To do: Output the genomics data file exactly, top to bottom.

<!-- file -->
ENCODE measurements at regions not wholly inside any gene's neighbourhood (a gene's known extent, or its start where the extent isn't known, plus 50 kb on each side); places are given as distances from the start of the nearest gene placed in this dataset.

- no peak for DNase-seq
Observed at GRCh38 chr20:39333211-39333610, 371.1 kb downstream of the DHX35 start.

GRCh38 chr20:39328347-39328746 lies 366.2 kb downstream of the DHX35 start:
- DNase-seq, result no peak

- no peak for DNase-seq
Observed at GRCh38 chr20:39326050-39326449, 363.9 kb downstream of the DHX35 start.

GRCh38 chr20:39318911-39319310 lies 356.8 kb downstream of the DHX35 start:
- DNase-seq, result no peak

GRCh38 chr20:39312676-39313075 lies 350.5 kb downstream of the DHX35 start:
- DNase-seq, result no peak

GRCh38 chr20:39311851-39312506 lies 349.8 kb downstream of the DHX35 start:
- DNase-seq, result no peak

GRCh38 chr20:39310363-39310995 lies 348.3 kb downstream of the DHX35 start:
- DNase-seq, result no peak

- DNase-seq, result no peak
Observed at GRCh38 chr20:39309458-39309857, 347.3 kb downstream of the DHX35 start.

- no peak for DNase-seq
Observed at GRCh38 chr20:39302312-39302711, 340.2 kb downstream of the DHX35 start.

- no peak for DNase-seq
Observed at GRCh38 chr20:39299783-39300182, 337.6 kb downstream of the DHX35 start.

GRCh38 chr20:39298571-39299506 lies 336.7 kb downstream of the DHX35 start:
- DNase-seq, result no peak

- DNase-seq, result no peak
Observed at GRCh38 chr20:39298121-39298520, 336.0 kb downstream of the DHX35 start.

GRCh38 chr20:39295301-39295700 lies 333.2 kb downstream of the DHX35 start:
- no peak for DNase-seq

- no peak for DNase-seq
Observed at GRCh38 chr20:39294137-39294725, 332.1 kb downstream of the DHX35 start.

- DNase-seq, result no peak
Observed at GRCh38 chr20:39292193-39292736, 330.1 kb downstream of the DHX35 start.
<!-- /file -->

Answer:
ENCODE measurements at regions not wholly inside any gene's neighbourhood (a gene's known extent, or its start where the extent isn't known, plus 50 kb on each side); places are given as distances from the start of the nearest gene placed in this dataset.

- no peak for DNase-seq
Observed at GRCh38 chr20:39333211-39333610, 371.1 kb downstream of the DHX35 start.

GRCh38 chr20:39328347-39328746 lies 366.2 kb downstream of the DHX35 start:
- DNase-seq, result no peak

- no peak for DNase-seq
Observed at GRCh38 chr20:39326050-39326449, 363.9 kb downstream of the DHX35 start.

GRCh38 chr20:39318911-39319310 lies 356.8 kb downstream of the DHX35 start:
- DNase-seq, result no peak

GRCh38 chr20:39312676-39313075 lies 350.5 kb downstream of the DHX35 start:
- DNase-seq, result no peak

GRCh38 chr20:39311851-39312506 lies 349.8 kb downstream of the DHX35 start:
- DNase-seq, result no peak

GRCh38 chr20:39310363-39310995 lies 348.3 kb downstream of the DHX35 start:
- DNase-seq, result no peak

- DNase-seq, result no peak
Observed at GRCh38 chr20:39309458-39309857, 347.3 kb downstream of the DHX35 start.

- no peak for DNase-seq
Observed at GRCh38 chr20:39302312-39302711, 340.2 kb downstream of the DHX35 start.

- no peak for DNase-seq
Observed at GRCh38 chr20:39299783-39300182, 337.6 kb downstream of the DHX35 start.

GRCh38 chr20:39298571-39299506 lies 336.7 kb downstream of the DHX35 start:
- DNase-seq, result no peak

- DNase-seq, result no peak
Observed at GRCh38 chr20:39298121-39298520, 336.0 kb downstream of the DHX35 start.

GRCh38 chr20:39295301-39295700 lies 333.2 kb downstream of the DHX35 start:
- no peak for DNase-seq

- no peak for DNase-seq
Observed at GRCh38 chr20:39294137-39294725, 332.1 kb downstream of the DHX35 start.

- DNase-seq, result no peak
Observed at GRCh38 chr20:39292193-39292736, 330.1 kb downstream of the DHX35 start.